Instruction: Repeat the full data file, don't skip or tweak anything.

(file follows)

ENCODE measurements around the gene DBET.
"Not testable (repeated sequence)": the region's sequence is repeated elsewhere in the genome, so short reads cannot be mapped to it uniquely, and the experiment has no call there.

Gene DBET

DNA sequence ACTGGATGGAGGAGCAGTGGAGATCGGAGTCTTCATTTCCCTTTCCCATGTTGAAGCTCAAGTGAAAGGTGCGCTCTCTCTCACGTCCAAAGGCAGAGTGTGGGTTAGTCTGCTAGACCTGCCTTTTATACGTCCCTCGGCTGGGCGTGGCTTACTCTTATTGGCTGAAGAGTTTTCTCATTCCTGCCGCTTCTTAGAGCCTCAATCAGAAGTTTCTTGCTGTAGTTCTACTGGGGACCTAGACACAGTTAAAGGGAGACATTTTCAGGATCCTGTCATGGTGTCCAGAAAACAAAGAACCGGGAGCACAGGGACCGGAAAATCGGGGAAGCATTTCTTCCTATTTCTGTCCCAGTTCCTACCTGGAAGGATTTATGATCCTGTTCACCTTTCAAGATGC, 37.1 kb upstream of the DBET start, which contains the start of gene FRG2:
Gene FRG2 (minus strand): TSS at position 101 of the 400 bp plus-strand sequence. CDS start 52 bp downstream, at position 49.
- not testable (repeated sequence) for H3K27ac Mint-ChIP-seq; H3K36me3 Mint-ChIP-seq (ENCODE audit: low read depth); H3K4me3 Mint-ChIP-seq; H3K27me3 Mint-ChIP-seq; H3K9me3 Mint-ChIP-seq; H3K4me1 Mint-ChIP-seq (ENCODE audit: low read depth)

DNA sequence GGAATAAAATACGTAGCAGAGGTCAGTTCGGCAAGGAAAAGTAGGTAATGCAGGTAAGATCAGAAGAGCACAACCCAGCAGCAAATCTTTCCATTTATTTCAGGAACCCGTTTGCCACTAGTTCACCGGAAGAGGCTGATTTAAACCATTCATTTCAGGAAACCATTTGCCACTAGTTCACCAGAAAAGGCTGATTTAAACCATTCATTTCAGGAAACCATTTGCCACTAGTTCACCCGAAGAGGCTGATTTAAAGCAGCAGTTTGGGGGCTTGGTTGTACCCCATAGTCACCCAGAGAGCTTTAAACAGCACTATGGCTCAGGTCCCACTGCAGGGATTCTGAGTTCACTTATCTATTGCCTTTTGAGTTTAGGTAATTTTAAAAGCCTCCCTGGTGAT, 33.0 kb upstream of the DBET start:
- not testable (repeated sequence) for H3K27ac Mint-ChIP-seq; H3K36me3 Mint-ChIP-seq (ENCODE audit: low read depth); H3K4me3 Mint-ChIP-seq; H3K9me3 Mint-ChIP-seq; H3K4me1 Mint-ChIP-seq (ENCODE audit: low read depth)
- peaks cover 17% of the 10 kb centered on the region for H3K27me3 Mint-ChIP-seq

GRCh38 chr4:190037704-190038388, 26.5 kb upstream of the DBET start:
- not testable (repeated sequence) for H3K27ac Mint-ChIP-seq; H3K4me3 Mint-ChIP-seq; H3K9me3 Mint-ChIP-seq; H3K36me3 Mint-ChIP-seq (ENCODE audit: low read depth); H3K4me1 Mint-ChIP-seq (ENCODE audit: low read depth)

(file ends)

ENCODE measurements around the gene DBET.
"Not testable (repeated sequence)": the region's sequence is repeated elsewhere in the genome, so short reads cannot be mapped to it uniquely, and the experiment has no call there.

Gene DBET

DNA sequence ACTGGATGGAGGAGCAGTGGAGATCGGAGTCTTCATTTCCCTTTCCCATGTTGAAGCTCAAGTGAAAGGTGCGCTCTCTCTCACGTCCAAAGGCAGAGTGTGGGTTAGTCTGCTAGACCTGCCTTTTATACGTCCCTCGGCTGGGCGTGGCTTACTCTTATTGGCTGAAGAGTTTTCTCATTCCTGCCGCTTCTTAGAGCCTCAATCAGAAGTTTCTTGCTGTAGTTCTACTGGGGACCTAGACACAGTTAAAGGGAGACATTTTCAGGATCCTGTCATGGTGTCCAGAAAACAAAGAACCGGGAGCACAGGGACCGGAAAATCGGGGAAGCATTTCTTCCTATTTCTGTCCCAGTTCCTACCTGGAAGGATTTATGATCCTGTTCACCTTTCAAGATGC, 37.1 kb upstream of the DBET start, which contains the start of gene FRG2:
Gene FRG2 (minus strand): TSS at position 101 of the 400 bp plus-strand sequence. CDS start 52 bp downstream, at position 49.
- not testable (repeated sequence) for H3K27ac Mint-ChIP-seq; H3K36me3 Mint-ChIP-seq (ENCODE audit: low read depth); H3K4me3 Mint-ChIP-seq; H3K27me3 Mint-ChIP-seq; H3K9me3 Mint-ChIP-seq; H3K4me1 Mint-ChIP-seq (ENCODE audit: low read depth)

DNA sequence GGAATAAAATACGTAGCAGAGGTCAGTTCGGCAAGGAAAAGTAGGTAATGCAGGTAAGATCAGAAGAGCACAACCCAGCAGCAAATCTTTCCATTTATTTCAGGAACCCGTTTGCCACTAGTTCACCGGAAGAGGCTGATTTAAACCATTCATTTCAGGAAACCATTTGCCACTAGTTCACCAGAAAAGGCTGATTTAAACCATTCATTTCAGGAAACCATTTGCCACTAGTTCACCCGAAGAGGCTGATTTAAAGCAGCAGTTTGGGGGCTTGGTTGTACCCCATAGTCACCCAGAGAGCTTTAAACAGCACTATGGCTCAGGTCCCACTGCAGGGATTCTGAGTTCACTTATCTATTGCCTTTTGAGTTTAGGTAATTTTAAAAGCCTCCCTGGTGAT, 33.0 kb upstream of the DBET start:
- not testable (repeated sequence) for H3K27ac Mint-ChIP-seq; H3K36me3 Mint-ChIP-seq (ENCODE audit: low read depth); H3K4me3 Mint-ChIP-seq; H3K9me3 Mint-ChIP-seq; H3K4me1 Mint-ChIP-seq (ENCODE audit: low read depth)
- peaks cover 17% of the 10 kb centered on the region for H3K27me3 Mint-ChIP-seq

GRCh38 chr4:190037704-190038388, 26.5 kb upstream of the DBET start:
- not testable (repeated sequence) for H3K27ac Mint-ChIP-seq; H3K4me3 Mint-ChIP-seq; H3K9me3 Mint-ChIP-seq; H3K36me3 Mint-ChIP-seq (ENCODE audit: low read depth); H3K4me1 Mint-ChIP-seq (ENCODE audit: low read depth)